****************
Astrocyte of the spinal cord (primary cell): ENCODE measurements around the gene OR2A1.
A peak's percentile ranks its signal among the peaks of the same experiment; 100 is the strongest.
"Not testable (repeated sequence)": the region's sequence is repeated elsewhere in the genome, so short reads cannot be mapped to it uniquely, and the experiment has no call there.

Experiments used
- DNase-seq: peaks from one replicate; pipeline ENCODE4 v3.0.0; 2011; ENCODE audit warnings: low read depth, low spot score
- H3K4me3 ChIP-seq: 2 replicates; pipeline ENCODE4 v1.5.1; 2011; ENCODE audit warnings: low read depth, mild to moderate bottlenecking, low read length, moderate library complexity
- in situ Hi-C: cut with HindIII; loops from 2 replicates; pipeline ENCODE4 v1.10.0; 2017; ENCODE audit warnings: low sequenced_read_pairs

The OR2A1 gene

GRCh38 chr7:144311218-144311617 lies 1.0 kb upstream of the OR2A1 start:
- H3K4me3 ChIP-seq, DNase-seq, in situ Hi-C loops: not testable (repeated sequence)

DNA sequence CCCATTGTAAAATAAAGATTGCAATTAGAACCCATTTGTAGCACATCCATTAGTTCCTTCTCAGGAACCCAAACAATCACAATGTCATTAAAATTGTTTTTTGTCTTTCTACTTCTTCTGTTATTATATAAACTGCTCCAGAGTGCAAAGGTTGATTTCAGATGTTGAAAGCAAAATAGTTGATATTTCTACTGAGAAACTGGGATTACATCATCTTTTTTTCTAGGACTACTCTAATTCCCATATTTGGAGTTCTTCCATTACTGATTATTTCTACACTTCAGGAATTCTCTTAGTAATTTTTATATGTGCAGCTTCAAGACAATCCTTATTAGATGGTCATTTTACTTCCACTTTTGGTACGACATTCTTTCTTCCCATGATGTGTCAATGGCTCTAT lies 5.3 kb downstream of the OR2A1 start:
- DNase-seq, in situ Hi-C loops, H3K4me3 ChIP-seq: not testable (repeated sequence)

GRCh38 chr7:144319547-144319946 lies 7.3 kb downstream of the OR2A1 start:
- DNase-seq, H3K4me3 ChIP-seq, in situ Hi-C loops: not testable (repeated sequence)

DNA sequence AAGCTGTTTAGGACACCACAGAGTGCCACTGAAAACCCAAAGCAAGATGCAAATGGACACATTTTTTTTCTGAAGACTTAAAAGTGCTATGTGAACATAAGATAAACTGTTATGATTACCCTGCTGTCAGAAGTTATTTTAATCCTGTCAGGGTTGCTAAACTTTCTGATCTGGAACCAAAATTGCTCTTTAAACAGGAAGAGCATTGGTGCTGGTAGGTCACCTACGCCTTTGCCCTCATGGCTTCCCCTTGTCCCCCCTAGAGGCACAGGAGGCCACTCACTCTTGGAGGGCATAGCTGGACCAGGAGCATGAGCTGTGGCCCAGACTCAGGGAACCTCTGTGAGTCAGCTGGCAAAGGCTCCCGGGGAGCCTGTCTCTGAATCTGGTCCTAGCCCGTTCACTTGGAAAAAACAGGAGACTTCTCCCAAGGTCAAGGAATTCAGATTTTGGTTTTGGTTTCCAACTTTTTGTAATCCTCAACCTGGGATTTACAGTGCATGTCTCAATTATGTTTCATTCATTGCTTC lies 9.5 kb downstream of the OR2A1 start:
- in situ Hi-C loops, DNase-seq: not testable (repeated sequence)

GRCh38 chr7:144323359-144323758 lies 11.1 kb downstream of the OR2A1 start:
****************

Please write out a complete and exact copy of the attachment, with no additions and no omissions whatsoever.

Astrocyte of the spinal cord (primary cell): ENCODE measurements around the gene OR2A1.
A peak's percentile ranks its signal among the peaks of the same experiment; 100 is the strongest.
"Not testable (repeated sequence)": the region's sequence is repeated elsewhere in the genome, so short reads cannot be mapped to it uniquely, and the experiment has no call there.

Experiments used
- DNase-seq: peaks from one replicate; pipeline ENCODE4 v3.0.0; 2011; ENCODE audit warnings: low read depth, low spot score
- H3K4me3 ChIP-seq: 2 replicates; pipeline ENCODE4 v1.5.1; 2011; ENCODE audit warnings: low read depth, mild to moderate bottlenecking, low read length, moderate library complexity
- in situ Hi-C: cut with HindIII; loops from 2 replicates; pipeline ENCODE4 v1.10.0; 2017; ENCODE audit warnings: low sequenced_read_pairs

The OR2A1 gene

GRCh38 chr7:144311218-144311617 lies 1.0 kb upstream of the OR2A1 start:
- H3K4me3 ChIP-seq, DNase-seq, in situ Hi-C loops: not testable (repeated sequence)

DNA sequence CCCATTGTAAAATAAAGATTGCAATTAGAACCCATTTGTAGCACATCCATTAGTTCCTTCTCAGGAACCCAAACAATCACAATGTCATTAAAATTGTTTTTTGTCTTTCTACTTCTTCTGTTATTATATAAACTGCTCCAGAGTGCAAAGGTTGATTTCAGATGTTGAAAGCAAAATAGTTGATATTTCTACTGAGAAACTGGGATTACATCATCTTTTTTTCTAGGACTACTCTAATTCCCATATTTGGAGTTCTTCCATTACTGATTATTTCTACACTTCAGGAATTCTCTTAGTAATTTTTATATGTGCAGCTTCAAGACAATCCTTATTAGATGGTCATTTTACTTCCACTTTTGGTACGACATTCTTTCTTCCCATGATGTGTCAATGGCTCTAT lies 5.3 kb downstream of the OR2A1 start:
- DNase-seq, in situ Hi-C loops, H3K4me3 ChIP-seq: not testable (repeated sequence)

GRCh38 chr7:144319547-144319946 lies 7.3 kb downstream of the OR2A1 start:
- DNase-seq, H3K4me3 ChIP-seq, in situ Hi-C loops: not testable (repeated sequence)

DNA sequence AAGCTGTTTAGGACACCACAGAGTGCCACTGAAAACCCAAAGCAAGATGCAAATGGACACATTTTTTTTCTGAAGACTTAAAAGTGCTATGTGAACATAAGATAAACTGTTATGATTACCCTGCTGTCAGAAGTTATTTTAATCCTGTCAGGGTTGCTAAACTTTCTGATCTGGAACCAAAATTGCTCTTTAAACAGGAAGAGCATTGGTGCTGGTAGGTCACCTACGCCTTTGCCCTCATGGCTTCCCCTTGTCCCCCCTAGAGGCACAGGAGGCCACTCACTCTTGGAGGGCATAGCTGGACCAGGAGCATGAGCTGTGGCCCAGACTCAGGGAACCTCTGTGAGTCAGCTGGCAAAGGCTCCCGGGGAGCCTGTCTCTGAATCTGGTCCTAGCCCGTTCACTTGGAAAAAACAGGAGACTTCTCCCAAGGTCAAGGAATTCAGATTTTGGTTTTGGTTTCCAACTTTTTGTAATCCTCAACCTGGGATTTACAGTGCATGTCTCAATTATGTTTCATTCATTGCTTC lies 9.5 kb downstream of the OR2A1 start:
- in situ Hi-C loops, DNase-seq: not testable (repeated sequence)

GRCh38 chr7:144323359-144323758 lies 11.1 kb downstream of the OR2A1 start: